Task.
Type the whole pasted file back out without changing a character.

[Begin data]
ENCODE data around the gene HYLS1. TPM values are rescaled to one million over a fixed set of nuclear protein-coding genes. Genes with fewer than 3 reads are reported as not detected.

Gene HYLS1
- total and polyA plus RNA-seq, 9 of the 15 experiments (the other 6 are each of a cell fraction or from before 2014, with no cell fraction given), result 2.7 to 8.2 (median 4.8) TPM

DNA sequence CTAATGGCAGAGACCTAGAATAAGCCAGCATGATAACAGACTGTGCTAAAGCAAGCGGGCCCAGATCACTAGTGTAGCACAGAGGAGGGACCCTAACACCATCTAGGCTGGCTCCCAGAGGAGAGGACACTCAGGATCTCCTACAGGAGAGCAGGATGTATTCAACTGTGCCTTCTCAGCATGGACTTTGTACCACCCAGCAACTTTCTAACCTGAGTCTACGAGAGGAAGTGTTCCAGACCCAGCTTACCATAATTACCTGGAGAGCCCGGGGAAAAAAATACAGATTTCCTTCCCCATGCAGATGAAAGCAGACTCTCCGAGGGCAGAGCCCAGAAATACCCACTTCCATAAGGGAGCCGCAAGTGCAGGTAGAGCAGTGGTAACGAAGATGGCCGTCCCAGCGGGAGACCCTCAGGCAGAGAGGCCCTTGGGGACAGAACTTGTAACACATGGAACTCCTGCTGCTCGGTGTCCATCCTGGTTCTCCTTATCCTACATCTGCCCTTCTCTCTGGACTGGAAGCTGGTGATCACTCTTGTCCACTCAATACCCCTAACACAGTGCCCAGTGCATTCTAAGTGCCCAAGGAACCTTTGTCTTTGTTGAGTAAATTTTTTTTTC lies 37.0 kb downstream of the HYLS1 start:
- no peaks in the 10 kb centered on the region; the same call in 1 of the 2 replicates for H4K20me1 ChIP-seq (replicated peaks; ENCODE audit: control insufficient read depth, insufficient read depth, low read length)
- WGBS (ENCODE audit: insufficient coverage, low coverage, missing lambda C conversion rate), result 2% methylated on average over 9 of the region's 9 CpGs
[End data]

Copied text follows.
ENCODE data around the gene HYLS1. TPM values are rescaled to one million over a fixed set of nuclear protein-coding genes. Genes with fewer than 3 reads are reported as not detected.

Gene HYLS1
- total and polyA plus RNA-seq, 9 of the 15 experiments (the other 6 are each of a cell fraction or from before 2014, with no cell fraction given), result 2.7 to 8.2 (median 4.8) TPM

DNA sequence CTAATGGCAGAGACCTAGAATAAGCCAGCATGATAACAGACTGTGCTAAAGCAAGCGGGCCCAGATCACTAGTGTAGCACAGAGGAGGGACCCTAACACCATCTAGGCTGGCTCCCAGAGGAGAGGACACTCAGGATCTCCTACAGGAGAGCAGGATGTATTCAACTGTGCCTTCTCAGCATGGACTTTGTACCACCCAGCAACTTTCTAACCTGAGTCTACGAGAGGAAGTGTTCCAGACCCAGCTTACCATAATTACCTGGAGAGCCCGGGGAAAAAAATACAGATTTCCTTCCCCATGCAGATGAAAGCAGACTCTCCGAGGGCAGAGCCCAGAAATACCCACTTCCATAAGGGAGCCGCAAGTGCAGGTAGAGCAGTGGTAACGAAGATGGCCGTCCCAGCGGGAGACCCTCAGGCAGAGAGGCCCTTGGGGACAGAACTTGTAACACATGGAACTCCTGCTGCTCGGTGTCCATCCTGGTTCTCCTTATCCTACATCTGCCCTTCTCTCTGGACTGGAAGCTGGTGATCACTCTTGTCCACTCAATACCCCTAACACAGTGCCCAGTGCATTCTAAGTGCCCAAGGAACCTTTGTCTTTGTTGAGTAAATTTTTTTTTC lies 37.0 kb downstream of the HYLS1 start:
- no peaks in the 10 kb centered on the region; the same call in 1 of the 2 replicates for H4K20me1 ChIP-seq (replicated peaks; ENCODE audit: control insufficient read depth, insufficient read depth, low read length)
- WGBS (ENCODE audit: insufficient coverage, low coverage, missing lambda C conversion rate), result 2% methylated on average over 9 of the region's 9 CpGs